The Mystic Way opens our soul to “abide” in God. To abide in God is for the Spirit of God to be in our spirit and our spirit in the Spirit of God.
It’s like this. Two lovers gazing eye to eye in the intimate stare, hands locked, fingers interlaced, palm to palm – as if nothing in the world can come between the two lovers. Time stands still. God and I, face to face, my consciousness connected at the unconscious level to the very consciousness of God – deep intimacy – pure contemplation. Nothing can come between us.
But, alas, it seems that something is trying to pry our hands apart. Is it evil? No. Worse, it’s something that is insidious – it the well-meaning, the good, that which is most seductive, something that convinces us that the sacrifice of our soul’s energy is worth the cost – it could be the “anything” of doing good deeds. And this well-meaning function will break our contemplation of the true calling of God to our specific “work” and purpose in life, and that, indeed is worth the “cost of discipleship.”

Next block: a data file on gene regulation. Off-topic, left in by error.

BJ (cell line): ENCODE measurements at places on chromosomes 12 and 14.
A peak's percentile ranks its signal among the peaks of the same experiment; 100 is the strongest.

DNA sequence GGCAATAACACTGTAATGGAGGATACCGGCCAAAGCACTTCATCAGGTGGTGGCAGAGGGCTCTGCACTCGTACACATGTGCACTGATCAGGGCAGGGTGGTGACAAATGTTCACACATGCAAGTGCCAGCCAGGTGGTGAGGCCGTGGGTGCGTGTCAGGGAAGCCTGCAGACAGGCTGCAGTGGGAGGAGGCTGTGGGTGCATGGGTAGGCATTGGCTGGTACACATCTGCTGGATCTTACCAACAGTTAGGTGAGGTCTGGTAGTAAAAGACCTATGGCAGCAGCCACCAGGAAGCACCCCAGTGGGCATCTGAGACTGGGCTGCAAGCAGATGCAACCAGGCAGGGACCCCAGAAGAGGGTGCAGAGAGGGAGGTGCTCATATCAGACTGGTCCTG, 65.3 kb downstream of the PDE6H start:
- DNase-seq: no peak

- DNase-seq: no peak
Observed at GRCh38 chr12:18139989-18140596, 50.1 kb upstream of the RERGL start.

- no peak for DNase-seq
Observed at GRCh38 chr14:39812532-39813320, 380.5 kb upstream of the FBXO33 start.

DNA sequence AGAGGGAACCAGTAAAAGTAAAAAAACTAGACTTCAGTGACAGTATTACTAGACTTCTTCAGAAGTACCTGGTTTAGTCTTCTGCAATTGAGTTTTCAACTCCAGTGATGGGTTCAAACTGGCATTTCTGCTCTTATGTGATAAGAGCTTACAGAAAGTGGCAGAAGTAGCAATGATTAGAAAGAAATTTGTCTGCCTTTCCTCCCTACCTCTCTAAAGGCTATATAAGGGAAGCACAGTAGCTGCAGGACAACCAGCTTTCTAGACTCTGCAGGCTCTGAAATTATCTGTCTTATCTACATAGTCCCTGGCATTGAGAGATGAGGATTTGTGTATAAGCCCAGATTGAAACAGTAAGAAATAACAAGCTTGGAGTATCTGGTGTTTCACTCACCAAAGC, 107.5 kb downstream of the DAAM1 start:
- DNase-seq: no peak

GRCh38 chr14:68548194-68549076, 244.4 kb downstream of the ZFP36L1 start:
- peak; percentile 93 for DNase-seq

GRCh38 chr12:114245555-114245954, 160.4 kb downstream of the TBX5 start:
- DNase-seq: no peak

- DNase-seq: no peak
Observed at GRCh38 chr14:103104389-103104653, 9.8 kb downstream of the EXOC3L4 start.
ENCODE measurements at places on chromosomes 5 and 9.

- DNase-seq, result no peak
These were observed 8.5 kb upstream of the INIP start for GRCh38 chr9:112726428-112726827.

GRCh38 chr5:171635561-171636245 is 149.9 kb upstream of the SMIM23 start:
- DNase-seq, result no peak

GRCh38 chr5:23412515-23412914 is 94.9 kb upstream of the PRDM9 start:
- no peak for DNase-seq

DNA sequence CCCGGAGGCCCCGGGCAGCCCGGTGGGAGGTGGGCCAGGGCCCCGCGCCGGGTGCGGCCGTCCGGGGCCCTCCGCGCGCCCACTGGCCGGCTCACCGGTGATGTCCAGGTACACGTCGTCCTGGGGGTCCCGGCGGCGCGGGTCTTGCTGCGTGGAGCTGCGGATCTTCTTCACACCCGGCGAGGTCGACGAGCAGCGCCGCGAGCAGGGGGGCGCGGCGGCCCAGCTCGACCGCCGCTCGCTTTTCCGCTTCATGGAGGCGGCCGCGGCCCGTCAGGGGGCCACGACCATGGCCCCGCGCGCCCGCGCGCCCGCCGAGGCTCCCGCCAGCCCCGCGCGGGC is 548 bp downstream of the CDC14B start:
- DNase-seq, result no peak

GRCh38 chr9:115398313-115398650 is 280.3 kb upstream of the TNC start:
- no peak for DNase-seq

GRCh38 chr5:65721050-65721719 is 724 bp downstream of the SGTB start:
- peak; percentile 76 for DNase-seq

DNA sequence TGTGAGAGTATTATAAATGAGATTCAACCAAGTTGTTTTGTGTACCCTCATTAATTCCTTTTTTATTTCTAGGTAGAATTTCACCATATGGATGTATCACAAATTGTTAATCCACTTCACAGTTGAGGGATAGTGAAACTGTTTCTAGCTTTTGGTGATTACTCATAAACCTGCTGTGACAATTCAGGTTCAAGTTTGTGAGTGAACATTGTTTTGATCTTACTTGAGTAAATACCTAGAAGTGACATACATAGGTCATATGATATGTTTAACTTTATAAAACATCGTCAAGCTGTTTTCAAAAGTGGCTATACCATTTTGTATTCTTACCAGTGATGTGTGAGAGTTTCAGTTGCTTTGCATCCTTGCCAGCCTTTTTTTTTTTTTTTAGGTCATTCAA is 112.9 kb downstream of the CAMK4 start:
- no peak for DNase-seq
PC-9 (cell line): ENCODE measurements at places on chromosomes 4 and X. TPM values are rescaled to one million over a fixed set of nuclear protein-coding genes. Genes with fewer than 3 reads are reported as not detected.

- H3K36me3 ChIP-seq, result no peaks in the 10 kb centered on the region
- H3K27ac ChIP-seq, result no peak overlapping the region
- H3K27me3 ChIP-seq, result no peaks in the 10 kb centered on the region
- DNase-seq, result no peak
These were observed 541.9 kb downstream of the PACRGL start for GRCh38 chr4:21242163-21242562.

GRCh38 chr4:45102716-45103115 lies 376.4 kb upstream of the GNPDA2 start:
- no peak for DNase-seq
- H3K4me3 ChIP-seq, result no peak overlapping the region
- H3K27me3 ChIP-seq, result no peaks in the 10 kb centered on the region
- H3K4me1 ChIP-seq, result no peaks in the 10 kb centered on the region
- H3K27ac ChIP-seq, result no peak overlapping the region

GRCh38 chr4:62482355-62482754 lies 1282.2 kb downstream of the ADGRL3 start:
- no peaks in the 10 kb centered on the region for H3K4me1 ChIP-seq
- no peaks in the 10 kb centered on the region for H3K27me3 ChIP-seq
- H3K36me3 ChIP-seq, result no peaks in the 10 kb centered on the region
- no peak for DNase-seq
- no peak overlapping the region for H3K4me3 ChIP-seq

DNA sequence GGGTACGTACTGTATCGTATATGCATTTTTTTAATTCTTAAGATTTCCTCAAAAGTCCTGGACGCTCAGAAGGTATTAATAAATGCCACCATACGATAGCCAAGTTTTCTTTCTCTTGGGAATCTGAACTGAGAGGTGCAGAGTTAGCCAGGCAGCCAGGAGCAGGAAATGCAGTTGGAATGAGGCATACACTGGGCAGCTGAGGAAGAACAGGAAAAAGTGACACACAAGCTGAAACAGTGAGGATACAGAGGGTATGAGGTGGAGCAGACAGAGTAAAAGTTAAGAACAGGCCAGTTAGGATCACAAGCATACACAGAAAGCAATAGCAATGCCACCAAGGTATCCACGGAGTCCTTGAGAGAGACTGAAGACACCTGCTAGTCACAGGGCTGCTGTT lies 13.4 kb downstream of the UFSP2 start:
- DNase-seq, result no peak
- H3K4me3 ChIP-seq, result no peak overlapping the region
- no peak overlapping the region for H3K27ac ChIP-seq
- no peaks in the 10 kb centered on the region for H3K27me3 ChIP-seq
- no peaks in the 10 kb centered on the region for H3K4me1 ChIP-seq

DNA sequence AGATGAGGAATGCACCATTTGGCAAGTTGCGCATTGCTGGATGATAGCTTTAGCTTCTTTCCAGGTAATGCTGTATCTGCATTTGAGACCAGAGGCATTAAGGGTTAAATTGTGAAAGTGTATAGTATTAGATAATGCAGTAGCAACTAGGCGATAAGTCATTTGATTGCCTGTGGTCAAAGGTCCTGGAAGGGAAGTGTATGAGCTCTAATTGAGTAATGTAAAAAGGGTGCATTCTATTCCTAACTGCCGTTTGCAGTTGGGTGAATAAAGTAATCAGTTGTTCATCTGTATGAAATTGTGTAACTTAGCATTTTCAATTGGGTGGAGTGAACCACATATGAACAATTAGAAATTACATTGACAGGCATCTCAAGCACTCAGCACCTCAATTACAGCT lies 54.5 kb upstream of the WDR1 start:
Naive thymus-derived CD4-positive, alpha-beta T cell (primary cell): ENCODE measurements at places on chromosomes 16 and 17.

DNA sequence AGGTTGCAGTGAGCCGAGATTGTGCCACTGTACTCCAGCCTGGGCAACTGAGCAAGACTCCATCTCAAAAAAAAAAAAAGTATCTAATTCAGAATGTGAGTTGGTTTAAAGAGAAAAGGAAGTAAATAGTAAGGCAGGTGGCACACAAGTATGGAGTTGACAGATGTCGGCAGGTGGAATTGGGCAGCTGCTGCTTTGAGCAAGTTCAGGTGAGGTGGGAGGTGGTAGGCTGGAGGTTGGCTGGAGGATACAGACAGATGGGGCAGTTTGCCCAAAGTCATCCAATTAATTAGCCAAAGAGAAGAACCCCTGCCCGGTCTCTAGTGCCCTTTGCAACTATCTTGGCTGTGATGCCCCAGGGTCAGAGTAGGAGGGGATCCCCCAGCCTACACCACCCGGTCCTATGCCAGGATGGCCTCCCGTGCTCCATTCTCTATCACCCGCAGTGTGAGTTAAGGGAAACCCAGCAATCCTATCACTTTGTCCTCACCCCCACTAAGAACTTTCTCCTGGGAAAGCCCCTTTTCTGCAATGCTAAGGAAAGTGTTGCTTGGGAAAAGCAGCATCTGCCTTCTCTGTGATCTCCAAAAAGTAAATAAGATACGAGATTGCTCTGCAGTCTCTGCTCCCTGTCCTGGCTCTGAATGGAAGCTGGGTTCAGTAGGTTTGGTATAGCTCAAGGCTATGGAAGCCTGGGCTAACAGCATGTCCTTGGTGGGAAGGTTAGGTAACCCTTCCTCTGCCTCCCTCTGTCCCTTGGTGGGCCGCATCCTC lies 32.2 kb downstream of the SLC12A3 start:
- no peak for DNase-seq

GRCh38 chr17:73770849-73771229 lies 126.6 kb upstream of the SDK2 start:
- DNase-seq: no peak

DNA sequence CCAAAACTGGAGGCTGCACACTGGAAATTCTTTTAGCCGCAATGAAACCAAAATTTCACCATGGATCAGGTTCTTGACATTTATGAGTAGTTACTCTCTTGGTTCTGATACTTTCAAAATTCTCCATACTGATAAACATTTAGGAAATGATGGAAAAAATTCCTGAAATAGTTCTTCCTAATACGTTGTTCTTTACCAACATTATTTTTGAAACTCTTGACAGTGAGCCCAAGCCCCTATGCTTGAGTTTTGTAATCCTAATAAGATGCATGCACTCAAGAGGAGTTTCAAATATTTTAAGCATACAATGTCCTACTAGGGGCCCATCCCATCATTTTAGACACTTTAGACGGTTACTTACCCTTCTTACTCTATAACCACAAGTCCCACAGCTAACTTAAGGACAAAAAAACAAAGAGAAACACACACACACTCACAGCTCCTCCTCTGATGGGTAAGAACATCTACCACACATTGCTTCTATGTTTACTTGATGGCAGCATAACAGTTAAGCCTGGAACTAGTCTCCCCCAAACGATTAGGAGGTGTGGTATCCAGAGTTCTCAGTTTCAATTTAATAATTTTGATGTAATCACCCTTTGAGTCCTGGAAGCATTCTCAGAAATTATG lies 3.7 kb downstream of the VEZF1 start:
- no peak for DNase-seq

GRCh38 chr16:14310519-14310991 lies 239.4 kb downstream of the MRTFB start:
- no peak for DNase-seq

The Mystic Way teaches us to be in the intimate state of contemplation, which is fed by the Eucharist, the Communion of and with the Holy and with the community. We are nourished by the Sacrament, which we must faithfully attend to in order to be sustained through the frenetic onslaught of the “good demands of the functions of life.”
The Mystic Way teaches us that in our contemplation, nourished by the Eucharist in community, we will hear the fetching of the Holy to our true “work,” our real “purpose,” into the action of our life.
The Mystic Way is a difficult journey - walk slowly, allow the integration of being to be with the Being, it is a Holy pilgrimage, hold it lightly and be held.
Bishop Shaw's tumor is cancer
9 hours ago